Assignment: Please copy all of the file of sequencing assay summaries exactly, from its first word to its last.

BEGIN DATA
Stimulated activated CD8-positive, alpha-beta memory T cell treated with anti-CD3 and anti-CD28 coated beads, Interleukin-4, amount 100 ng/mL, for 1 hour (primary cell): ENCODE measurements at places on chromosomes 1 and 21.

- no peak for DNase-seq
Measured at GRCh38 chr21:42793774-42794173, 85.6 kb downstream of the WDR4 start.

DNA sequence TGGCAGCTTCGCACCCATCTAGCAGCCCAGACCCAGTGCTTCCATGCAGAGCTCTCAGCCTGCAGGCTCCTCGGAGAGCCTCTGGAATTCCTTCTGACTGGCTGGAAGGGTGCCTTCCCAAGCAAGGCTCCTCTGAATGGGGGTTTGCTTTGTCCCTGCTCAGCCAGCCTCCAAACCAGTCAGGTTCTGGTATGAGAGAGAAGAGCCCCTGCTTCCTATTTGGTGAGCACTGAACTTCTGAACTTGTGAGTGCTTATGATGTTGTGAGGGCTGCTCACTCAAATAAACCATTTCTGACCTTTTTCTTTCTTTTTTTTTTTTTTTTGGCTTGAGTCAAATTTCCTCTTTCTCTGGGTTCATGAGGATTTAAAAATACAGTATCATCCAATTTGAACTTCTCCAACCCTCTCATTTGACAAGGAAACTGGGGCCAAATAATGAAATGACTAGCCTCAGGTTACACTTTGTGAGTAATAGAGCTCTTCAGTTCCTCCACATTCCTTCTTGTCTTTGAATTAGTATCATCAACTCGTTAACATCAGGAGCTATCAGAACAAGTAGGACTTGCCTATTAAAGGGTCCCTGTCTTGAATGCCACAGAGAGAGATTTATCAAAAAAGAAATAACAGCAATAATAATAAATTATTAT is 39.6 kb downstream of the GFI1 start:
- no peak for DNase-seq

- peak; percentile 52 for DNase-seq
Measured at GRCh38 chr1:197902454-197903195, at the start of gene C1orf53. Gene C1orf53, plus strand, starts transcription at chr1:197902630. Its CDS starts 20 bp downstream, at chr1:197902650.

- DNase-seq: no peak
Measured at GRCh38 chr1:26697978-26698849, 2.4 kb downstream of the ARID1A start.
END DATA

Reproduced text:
Stimulated activated CD8-positive, alpha-beta memory T cell treated with anti-CD3 and anti-CD28 coated beads, Interleukin-4, amount 100 ng/mL, for 1 hour (primary cell): ENCODE measurements at places on chromosomes 1 and 21.

- no peak for DNase-seq
Measured at GRCh38 chr21:42793774-42794173, 85.6 kb downstream of the WDR4 start.

DNA sequence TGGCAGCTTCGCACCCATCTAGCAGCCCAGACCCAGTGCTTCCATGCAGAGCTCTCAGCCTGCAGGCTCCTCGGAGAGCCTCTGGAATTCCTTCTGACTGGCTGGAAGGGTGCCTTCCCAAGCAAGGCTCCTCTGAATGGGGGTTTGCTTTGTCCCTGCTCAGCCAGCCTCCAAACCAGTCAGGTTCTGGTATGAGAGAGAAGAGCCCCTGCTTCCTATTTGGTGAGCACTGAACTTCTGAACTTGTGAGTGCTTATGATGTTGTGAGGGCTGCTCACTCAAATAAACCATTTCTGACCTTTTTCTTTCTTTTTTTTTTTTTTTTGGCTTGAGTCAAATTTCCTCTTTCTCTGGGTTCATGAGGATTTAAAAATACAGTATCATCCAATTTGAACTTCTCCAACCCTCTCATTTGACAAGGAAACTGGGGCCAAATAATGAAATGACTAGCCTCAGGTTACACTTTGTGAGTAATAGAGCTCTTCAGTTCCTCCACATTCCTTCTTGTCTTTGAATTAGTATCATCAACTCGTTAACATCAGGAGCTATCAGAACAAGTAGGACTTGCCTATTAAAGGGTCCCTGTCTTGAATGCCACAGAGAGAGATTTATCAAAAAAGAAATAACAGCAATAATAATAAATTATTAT is 39.6 kb downstream of the GFI1 start:
- no peak for DNase-seq

- peak; percentile 52 for DNase-seq
Measured at GRCh38 chr1:197902454-197903195, at the start of gene C1orf53. Gene C1orf53, plus strand, starts transcription at chr1:197902630. Its CDS starts 20 bp downstream, at chr1:197902650.

- DNase-seq: no peak
Measured at GRCh38 chr1:26697978-26698849, 2.4 kb downstream of the ARID1A start.